Do You Really Need A “Six Hour Workday” About Addictions and Recovery?

By: Pat Donoghue, Addiction Expert and Host of

As any regular reader of my site knows, I have been active in detoxing, treatment and recovery for many years. Because of my involvement with that field and countless similar stories, I have had many friends turn to books to solve their personal addictions or mental health crises.

One friend even turned to me to help write an addiction memoir called the Flight Before Me, which he read to him on an airplane going from Los Angeles to New York.

I wanted to share my thoughts on one of the most used texts dealing with the questions of addiction and recovery, The Six Hour Workday: Overcoming Addiction and the Politics of Work. The book’s author, Alicia Huber, takes a humorous and lighthearted approach to the very serious and challenging questions of addiction and recovery.

Readers may see Huber’s approach as being disrespectful to any professional in recovery services, as this book is clearly aimed at what she describes as “intelligent” readers who may not be as influenced by, or knowledgeable of, a therapist’s professional skills and knowledge.

As someone whose job is to work with people going through substance abuse and mental health crises, I see this book as another example of a writer who never learned to write about substance abuse. I, and many other addiction and mental health professionals, teach these “intelligent” readers the disciplines of recovery from substance abuse and understanding of the importance of treating substance use disorder as an illness. We teach these “intelligent” readers to read books, talk to others to learn more about recovery and to educate themselves on this critical illness.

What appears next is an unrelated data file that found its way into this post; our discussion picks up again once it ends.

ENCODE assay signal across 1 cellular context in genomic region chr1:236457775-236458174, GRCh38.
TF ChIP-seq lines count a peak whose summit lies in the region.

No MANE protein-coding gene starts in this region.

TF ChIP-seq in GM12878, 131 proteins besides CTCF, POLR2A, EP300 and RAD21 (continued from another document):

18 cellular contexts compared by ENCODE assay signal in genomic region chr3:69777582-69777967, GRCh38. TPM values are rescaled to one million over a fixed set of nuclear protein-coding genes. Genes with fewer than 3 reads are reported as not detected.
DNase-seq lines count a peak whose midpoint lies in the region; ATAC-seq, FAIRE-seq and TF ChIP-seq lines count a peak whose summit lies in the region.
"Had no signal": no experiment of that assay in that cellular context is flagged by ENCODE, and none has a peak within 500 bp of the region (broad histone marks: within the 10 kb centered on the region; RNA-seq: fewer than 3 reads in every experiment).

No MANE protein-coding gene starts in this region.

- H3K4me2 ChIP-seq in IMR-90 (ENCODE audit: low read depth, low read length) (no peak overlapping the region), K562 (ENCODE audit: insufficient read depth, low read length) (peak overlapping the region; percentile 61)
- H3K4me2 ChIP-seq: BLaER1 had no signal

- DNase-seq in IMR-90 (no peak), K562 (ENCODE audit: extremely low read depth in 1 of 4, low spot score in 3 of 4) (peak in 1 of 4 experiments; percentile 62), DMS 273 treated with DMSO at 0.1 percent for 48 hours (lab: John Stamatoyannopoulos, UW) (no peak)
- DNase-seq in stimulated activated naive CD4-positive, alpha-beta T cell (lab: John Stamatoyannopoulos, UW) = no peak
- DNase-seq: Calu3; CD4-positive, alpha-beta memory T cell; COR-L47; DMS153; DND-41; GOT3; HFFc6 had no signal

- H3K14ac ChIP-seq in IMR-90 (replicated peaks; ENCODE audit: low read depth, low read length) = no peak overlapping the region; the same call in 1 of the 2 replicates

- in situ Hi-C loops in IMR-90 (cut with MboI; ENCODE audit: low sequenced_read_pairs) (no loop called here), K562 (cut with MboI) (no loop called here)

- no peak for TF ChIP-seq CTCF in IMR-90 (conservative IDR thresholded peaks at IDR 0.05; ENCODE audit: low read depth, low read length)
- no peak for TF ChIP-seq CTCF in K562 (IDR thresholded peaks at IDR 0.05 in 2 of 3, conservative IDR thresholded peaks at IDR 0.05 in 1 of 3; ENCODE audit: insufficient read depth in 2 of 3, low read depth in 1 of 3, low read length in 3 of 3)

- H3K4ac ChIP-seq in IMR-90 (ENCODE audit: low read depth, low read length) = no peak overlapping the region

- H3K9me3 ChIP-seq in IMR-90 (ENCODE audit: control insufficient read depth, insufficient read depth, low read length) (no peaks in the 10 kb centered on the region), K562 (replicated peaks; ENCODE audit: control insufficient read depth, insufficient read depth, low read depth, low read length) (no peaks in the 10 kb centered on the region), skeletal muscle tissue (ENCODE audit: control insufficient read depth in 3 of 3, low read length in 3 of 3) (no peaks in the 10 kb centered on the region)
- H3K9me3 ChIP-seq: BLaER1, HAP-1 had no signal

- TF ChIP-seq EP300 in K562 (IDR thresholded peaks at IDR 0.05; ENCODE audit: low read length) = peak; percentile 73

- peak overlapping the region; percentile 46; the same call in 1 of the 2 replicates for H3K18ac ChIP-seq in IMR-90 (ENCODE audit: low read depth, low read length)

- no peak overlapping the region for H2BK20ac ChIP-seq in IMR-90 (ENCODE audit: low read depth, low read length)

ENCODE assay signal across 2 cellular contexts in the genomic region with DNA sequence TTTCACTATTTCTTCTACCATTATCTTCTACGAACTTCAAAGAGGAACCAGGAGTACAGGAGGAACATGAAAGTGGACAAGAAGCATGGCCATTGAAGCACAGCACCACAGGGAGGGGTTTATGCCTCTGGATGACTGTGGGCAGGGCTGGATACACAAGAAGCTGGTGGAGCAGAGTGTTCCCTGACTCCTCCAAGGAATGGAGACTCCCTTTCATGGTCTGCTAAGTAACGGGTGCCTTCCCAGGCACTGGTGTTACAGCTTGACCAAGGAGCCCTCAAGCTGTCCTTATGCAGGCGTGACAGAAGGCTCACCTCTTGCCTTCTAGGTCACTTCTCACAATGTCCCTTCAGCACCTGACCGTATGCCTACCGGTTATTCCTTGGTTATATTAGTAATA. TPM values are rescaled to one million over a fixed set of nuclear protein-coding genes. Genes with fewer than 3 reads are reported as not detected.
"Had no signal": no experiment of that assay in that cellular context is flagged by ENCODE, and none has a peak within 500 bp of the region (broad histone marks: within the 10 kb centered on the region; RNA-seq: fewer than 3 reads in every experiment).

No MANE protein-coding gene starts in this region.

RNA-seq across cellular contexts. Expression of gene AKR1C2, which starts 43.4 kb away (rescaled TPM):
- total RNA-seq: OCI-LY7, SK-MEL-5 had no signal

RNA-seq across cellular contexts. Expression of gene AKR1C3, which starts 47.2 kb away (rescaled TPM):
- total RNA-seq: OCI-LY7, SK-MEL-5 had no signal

This book fails to teach even basic skills to a reader who wants to learn about substance abuse and recovery. How much better can you get if the book, which seems to provide advice to readers and others that help people to overcome this disease, actually teaches us how to recover?

Huber’s approach of “research” – or yes, “over-researchering” – may seem like a fun way to educate people about recovery, but the reality is the “facts” that she provides are sketchy and inaccurate, leaving her readers confused and unprepared for any conversations they may have with a therapist.

The one thing that I worry about here is that readers who want to learn more about addiction may feel frustrated by the book, and want to simply throw it aside because they weren’t given the right tools.

What is a recovery guide to be? An addiction expert has to make suggestions and hints and teach us how to learn more. An expert has to make sure that we know how to navigate, what to ask for and how to get on the road to recovery.

This book does not do these things. It tells us how to do what? Ask for help, and provide the right words to describe the problem? How much more does it take to become a recovering addict?

Reading this book is a slap in the face to the many people in recovery who read it and try to become self-sufficient. The book does not do the job of giving readers the tools needed to do what is needed in recovery.

The authors uses the example of John who is arrested for a “drug offense.” John is incredibly frustrated that he has to go to the courthouse, sit in the courthouse holding cell for hours as an aggravated substance abuser and the officer, walking by, never even glances at John. He cannot understand why the person in front of him has a ticket, and he can’t even go see what’s going on with John.

This kind of thinking and behavior is just part of what all addiction and mental health professionals strive to change.

That is the problem with the Huber approach – she does not like the process of “recovery.” What the book and those who wrote this book, including Huber, fail to understand is that learning to cope with the disease of addiction is not the same as learning how to do it professionally. It is not like healing yourself by cleaning out a closet of clothes. It is a learned skill that comes with education and more information.

So I suggest to her readers who are trying to learn about addiction to a basic information document like this published by the American Society of Addiction Medicine. Or, as I would suggest, to read the book and ask for help and suggestions on how you should be helping yourself to recover from addiction and what readers in recovery services can do to continue to help you in recovery.

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